The oceans of the world have a huge impact on the weather. Water temperature anomalies in the Pacific Ocean can explain the recent record rains following years of drought in California, record high temperatures in Denver and Burlington, and the lack of snow in Chicago.
With an unexpectedly weak La Niña following the recent powerful El Niño, anti-blobs in both the Pacific and Atlantic, and a rapidly warming arctic, climatologists are wondering: What’s next?
Let’s go Around The World.
Melting Glaciers Can Alter Ocean And Air Temperatures
Greenland’s glaciers are melting — there’s no dispute about that. But what is the effect on ocean water temperatures, air temperatures, and oceanic and atmospheric circulations?
On the whole, the Earth is warming. But the warming is clearly not uniform, as there are feedback mechanisms. Decoded Science has noted the feedback of melting arctic sea ice on temperature. Ice is highly reflective; water is not. As arctic ice melts, less incoming radiation is reflected and more absorbed; global warming is amplified in the arctic.
Near glaciers, there is an opposite feedback. The melting of a glacier creates a pool of cold, fresh water, which literally floats on the warmer, salty ocean and insulates the air from any warming effect of the sea. This feedback depends on a unique property of water: H2O, unlike almost every other substance, does not continually get denser as it gets colder. Water reaches a maximum density at 4° C (39° F). The temperature of a body of water can be warm above and colder below (down to 39° F), or cold above and warmer below (up to 39° F). This is the basis for the familiar ‘turning over’ of lakes and ponds twice a year in climates where surface water can fall below 39° F.
Water Temperatures Around The World
The effect of Greenland’s melting glaciers can be seen in the sea surface temperature anomaly map. Decoded Science has called the cold water near Greenland an anti-blob (we’ll discuss why in a little while). This seems to be part of a general pattern of cold water in the high latitudes of all the oceans, near land masses that contain glaciers.
In contrast to colder waters in high latitudes, the water equatorward of 40 degrees latitude in both hemispheres is generally warmer than normal. Most of the Atlantic and Pacific Oceans are warm at these latitudes, while the Indian Ocean is a mixed bag.
If these are long-term trends, they could affect air temperature and circulation worldwide. Of particular interest is the unexpectedly weak La Niña which followed the recent powerful El Niño.
Too Little Rain; Too Much Rain
California had suffered through four years of extraordinary drought; reservoirs had shrunk to 1/3 of capacity. And then came the rains of winter 2017. In much of northern California, precipitation in the first six weeks of 2017 had exceeded the normal amount for an entire year. This is generally good news, but it has a down side.
The most significant problem was the threat of collapse of spillways over the Oroville Dam when Lake Oroville had reached its limit.
Engineers needed to expel water through spillways which were in disrepair, leading to evacuation of nearly 200,000 people.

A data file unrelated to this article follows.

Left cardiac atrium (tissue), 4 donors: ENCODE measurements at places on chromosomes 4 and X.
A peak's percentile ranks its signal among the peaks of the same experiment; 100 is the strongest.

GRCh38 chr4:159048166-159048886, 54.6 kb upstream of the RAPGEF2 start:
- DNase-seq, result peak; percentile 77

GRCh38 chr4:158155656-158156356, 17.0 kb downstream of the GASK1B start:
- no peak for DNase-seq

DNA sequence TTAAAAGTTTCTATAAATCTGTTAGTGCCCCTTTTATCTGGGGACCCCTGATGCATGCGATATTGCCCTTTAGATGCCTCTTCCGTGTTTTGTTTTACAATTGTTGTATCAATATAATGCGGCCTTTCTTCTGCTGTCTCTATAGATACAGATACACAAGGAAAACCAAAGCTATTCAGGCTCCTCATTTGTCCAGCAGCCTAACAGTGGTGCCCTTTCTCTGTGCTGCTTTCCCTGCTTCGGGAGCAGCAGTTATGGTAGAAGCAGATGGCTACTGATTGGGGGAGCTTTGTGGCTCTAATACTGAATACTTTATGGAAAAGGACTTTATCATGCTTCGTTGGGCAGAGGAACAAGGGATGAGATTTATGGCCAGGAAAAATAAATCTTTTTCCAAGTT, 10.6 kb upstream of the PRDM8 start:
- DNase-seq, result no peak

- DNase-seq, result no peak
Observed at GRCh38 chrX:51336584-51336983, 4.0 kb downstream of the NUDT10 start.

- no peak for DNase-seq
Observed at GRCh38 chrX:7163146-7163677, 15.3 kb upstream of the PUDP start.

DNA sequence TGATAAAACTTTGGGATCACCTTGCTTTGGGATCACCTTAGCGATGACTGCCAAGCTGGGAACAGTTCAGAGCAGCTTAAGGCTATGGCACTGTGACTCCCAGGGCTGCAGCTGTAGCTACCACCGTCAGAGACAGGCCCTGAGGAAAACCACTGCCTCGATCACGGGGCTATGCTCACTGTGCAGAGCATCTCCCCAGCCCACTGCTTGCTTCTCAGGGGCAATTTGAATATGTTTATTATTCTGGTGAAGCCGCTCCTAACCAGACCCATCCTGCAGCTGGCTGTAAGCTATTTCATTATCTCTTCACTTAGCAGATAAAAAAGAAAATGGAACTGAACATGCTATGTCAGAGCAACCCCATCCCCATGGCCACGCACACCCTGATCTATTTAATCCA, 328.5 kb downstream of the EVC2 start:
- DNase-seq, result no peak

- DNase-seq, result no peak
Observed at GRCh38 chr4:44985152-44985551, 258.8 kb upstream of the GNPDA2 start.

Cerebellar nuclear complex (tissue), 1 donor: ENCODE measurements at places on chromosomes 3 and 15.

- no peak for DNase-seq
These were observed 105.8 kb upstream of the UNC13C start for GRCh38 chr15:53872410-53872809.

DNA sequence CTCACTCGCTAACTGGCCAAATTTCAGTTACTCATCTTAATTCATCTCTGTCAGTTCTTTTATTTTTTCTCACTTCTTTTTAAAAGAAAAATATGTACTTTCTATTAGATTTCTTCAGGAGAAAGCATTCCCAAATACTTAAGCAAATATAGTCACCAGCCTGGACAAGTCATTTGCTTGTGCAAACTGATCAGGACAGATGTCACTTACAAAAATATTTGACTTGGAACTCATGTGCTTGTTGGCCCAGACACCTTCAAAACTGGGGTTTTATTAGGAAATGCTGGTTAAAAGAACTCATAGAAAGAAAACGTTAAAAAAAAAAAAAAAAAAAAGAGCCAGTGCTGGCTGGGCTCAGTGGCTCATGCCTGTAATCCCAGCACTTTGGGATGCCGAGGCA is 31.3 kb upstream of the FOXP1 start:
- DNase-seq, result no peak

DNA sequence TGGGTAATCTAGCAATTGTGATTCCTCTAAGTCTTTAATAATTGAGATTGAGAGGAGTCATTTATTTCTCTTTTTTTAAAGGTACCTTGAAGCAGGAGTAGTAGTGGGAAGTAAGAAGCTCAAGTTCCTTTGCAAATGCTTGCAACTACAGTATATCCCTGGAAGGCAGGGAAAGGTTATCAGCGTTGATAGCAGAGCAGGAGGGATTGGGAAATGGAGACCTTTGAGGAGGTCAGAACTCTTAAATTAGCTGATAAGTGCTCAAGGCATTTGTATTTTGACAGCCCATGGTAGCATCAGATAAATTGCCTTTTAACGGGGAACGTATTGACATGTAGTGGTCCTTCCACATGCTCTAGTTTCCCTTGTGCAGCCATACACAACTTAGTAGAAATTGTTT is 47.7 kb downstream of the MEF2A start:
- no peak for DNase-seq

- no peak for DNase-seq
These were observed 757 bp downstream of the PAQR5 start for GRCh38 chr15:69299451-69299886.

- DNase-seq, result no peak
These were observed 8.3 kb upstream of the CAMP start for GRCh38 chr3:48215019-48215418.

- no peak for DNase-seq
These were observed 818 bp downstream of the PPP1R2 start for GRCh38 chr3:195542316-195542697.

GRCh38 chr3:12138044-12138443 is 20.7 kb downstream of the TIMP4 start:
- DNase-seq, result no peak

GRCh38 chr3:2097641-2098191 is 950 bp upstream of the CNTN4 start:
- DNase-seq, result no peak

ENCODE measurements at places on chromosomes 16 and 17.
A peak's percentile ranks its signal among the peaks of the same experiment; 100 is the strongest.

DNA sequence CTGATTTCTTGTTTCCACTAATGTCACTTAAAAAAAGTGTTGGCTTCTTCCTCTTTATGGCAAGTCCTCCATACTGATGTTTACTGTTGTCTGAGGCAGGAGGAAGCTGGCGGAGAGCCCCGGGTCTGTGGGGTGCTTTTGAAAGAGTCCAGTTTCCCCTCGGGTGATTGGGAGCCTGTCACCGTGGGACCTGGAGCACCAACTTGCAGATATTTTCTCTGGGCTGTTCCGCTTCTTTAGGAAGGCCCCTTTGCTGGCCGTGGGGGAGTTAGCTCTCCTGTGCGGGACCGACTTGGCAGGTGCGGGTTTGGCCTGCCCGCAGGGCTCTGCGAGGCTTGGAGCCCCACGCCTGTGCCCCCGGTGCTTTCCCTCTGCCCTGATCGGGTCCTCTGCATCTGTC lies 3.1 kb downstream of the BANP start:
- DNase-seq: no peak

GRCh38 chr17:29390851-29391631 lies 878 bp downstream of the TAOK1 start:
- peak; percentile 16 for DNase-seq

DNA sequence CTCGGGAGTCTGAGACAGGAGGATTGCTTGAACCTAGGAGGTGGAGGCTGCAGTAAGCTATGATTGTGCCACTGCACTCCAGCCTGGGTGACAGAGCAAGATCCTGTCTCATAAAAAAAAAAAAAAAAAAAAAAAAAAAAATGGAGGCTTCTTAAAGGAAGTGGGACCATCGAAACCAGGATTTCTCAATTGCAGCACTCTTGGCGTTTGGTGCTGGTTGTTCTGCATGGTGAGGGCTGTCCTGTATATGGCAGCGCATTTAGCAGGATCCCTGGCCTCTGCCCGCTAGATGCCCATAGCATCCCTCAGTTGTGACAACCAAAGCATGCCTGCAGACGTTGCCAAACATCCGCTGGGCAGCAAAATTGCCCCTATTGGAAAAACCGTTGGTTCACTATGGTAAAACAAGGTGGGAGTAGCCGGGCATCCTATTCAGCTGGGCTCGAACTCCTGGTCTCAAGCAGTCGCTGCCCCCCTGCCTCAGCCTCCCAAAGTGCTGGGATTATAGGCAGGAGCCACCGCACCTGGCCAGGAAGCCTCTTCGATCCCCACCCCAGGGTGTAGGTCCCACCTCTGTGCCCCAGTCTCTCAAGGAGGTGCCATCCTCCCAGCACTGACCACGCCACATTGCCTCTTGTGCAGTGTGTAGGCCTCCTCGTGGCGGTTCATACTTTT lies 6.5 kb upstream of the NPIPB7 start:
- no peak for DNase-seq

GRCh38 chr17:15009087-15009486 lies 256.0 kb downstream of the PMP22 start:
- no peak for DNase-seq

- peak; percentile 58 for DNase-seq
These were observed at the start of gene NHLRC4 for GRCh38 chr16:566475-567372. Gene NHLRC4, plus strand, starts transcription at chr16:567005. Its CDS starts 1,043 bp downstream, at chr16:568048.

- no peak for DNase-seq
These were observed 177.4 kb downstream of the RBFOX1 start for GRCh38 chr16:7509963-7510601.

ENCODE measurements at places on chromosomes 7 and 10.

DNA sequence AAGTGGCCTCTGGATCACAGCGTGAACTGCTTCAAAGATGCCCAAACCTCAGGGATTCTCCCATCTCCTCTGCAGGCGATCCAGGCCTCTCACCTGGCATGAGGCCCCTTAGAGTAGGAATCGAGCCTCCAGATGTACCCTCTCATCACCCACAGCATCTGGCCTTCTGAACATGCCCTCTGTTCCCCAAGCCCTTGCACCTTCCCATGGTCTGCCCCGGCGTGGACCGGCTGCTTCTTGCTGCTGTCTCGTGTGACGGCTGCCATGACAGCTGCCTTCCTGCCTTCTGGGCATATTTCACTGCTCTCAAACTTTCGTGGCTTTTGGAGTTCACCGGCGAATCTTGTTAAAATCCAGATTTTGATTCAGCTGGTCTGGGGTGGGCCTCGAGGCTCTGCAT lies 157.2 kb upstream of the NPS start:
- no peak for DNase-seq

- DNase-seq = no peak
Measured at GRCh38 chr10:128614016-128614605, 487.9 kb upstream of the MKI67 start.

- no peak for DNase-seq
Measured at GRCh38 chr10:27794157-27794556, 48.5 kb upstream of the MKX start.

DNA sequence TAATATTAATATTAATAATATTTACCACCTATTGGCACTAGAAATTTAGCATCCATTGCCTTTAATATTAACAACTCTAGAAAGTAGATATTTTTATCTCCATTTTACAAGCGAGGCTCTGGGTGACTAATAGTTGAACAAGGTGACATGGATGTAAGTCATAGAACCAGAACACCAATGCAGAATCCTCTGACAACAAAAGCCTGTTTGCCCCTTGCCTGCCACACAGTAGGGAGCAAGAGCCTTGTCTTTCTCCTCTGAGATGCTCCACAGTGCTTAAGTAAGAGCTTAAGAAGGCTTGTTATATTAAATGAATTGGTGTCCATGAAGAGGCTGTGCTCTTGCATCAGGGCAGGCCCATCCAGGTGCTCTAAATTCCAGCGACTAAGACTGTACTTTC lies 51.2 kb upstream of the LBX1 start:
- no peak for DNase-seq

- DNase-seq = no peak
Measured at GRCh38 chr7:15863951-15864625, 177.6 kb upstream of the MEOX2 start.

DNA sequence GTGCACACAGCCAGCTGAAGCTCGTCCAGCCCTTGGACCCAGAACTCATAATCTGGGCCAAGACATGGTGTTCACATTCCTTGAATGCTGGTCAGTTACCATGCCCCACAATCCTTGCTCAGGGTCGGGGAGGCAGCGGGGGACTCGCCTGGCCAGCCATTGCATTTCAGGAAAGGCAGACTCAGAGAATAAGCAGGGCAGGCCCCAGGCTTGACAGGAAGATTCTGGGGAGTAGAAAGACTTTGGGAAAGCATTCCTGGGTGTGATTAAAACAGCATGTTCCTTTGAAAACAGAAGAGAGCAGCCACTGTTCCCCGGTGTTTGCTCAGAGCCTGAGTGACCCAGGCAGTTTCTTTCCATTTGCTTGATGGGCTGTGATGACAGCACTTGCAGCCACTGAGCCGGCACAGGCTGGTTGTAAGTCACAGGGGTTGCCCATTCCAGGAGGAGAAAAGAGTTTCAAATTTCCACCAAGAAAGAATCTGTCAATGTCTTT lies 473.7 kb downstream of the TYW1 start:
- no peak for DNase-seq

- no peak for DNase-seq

There are 90,000 dams in the US, 15,000 of which are considered high-hazard. They are mostly privately owned and covered by state laws; inspection is spotty and enforcement of maintenance laws even spottier.
Dams are built with an expectation that the weather in the future, particularly the precipitation, will be like it has been in the past. One of the unanticipated changes that may accompany global warming is an increase in extreme precipitation events. Dams that could handle precipitation within normal bounds of wet and dry may not be able to handle the increased precipitation which is possible in the future. So is this year’s precipitation in California a 500 year event — or the new normal?
Weather’s Blob and Anti-Blob
The water temperature in the Gulf of Alaska was above normal for the several years of the drought. That warm water was called a ‘blob’ by some meteorologist with limited imagination. The name caught on, however, and Decoded Science has accepted it; in fact, we have gone a step further and called cold pools of water in the ocean ‘anti-blobs.’
As we mentioned, there is an anti-blob near Greenland, and the blob in the Gulf of Alaska has been supplanted by an anti-blob this winter. This anti-blob can be cited as the cause of the California rains, with the corollary of warmth in Denver, lack of snow in Chicago, and with a little imagination, warmth in Burlington, Vermont.
The jet stream is a reflection of the temperature contrast below. So the Pacific anti-blob has strengthened the jet stream over the Pacific Ocean, leading to ocean storms which have brought the rain to the west coast.
Longer range forecasts for the US for spring and summer call for the anti-blob to persist, with the accompanying jet stream moving north to give the northwest cool, damp weather and the rest of the country warmth.
Denver Sets New February Temperature Record
On February 10, 2017, the temperature at Denver International Airport reached 80° F – that’s the first time for Denver to register a mid-winter temperature in the 8os. In fact, the new temperature record surpassed the old one — first set in 1890 — by three degrees. The weather pattern that produced this summer weather in winter is relatively common in places that abut a mountain range.
The ideal gas law relates the pressure on a gas to its temperature — they go up and down together. This is a slight simplification and air isn’t quite a perfect gas, but the relationship between pressure and temperature helps explain why Denver sometimes has wild temperature swings.